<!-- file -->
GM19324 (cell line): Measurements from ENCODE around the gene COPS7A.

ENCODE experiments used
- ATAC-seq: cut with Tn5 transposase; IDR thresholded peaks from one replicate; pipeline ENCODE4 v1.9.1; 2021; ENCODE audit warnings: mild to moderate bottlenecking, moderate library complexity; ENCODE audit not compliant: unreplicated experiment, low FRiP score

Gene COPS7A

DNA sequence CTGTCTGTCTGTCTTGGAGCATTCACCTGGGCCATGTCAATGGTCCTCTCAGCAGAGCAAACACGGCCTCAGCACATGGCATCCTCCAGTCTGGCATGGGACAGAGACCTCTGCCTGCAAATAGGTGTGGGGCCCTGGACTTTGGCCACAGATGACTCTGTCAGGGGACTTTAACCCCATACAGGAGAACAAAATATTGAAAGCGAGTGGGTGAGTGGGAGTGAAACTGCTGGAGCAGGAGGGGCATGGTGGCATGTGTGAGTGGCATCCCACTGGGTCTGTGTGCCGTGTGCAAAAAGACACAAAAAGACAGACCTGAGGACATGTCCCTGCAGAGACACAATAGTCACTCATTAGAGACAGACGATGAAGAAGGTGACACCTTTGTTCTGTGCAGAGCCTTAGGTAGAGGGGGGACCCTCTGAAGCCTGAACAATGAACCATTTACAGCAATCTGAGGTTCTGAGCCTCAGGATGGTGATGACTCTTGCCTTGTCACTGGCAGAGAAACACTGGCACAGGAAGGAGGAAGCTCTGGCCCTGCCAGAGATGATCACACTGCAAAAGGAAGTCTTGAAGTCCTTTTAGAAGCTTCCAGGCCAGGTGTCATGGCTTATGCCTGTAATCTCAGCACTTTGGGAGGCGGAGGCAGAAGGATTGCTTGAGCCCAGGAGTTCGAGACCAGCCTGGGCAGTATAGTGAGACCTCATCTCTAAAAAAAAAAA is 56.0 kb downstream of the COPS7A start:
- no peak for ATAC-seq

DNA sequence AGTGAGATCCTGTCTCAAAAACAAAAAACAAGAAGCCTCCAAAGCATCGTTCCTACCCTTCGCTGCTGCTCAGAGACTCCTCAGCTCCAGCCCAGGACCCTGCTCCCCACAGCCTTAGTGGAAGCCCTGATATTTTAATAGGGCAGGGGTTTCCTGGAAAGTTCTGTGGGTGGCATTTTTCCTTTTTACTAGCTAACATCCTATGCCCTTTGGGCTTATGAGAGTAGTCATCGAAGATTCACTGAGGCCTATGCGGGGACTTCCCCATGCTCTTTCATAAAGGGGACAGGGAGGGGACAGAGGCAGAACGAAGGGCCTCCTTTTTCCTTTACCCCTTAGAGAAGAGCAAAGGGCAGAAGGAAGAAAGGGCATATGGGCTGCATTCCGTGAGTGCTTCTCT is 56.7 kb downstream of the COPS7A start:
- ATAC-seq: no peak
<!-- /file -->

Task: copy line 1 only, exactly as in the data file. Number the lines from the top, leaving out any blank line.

GM19324 (cell line): Measurements from ENCODE around the gene COPS7A.